Deep Throat porn company attempts to block Lovelace from cinematic release

The company which owns the rights to the 1972 porn film has filed a $10 million lawsuit against producers of the feature film starring Amanda Seyfried

The release of a controversial biopic about porn star Linda Lovelace is under threat after the company which owns the rights to cult 1972 blue movie Deep Throat took legal action to block it.

Lovelace, which stars Amanda Seyfried in the title role, has been a hit on film festival circuits and had been due for theatrical release in America on Friday.

But Arrow Productions Ltd, the company that owns the rights to Deep Throat, claims the film uses more than five minutes of unlicensed footage and yesterday filed a $10 million (£6.5 million) copyright action at the District Court, Manhattan.

The title Lovelace gets its market appeal entirely from the cultural cachet of the trademarked name Linda Lovelace, Arrow Productions’s lawsuit states, adding: “The defendants use that title without license or permission.”

Representative for the Lovelace producers, who include Millennium Films Inc and United Entertainment Inc, did not immediately respond to requests for comment.

Lovelace premiered at the Sundance Film Festival in January where the distribution rights were snapped up by a division of The Weinstein Company, RADiUS-TWC following a warm critical response.

It is one of two recent films about the star of Deep Throat. The other, called Inferno: A Linda Lovelace Story, stars Malin Akerman.

Both films portray the overnight stardom Lovelace attained when Deep Throat – a psycho sexual porn film - became a cultural phenomenon in 1972, breaking into the mainstream in a way that no blue movie had done before and making an estimated $600 million (£382 million) at the box office.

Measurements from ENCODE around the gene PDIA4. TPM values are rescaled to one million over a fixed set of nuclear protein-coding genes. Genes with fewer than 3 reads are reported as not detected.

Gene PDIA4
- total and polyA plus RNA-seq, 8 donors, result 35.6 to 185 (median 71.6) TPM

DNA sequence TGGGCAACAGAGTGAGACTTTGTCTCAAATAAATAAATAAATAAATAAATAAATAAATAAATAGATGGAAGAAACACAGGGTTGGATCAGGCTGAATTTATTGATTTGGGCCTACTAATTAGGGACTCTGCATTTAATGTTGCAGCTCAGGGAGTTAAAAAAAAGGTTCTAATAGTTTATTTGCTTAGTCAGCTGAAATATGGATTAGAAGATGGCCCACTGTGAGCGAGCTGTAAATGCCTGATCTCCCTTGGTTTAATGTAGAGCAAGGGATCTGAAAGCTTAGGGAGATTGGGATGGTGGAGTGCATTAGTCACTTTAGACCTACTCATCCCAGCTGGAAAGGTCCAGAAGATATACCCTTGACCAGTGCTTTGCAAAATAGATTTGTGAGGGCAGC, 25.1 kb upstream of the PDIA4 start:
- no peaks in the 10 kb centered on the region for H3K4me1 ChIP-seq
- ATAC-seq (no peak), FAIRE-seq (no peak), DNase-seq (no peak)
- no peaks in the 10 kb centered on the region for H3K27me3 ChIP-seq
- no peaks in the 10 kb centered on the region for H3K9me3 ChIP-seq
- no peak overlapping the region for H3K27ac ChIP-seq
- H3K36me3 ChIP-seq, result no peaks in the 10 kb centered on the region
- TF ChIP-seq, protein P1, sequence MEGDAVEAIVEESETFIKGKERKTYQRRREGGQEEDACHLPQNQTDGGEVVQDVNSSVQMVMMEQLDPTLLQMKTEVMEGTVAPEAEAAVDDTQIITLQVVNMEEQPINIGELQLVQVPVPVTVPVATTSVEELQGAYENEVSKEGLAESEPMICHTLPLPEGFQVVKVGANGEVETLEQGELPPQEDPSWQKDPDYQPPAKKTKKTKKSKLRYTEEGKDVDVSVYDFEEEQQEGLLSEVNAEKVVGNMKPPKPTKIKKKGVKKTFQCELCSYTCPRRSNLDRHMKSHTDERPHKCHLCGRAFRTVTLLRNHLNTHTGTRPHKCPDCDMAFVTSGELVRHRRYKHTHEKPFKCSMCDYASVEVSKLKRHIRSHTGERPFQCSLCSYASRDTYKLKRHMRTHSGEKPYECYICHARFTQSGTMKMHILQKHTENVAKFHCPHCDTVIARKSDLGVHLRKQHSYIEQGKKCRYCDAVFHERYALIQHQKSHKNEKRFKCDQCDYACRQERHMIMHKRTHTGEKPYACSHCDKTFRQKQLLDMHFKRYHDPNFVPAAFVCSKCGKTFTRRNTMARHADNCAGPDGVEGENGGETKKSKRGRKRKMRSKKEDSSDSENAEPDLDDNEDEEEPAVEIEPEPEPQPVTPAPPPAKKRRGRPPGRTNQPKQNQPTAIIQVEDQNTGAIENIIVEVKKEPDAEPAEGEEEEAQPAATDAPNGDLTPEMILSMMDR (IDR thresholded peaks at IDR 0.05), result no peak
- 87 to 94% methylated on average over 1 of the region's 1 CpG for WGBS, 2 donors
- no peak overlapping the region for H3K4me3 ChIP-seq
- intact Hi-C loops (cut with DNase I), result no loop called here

Directed by Robert Epstein and Jeffrey Friedman, Lovelace explores the star’s relationship with her husband and manager Chuck Traynor (Peter Sarsgaard) with Robert Patrick and Sharon Stone playing her parents.

The Independent’s film critic Geoffrey Macnab said: “This biopic manages the feat of remaining entertaining even as its storyline becomes progressively darker. Lovelace is at once an exploitation pic itself (with a healthy smattering of star cameos) and a critique of exploitation movies.”

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Amanda Seyfried as Linda Lovelace

 

The lawsuit against its distribution says:  “Arrow and its partners were surprised to hear about (the film) 'Lovelace,' because no one had approached Arrow for a license to use any of Arrow's intellectual property.”

Arrow said it approached production company Millennium Films Inc as early as December 2010.

In a December 2011 letter attached to the lawsuit, a lawyer for Millennium wrote Arrow's lawyer saying it was his client's view Lovelace did not violate Arrow's trademarks and copyrights.

The producers had a First Amendment right to use the name and likeness of Lovelace and depict her in connection with the production of Deep Throat, wrote Donald Gordon, the lawyer for Millennium.

The lawsuit seeks an injunction against the distribution and marketing of Lovelace, an accounting of all profits and revenues from the film, and damages of at least $10 million.

Lovelace, real name Linda Boreman, became an anti-pornography activist in later life. She died in 2002 aged 53 from injuries sustained in a car crash.

Additional reporting by Reuters

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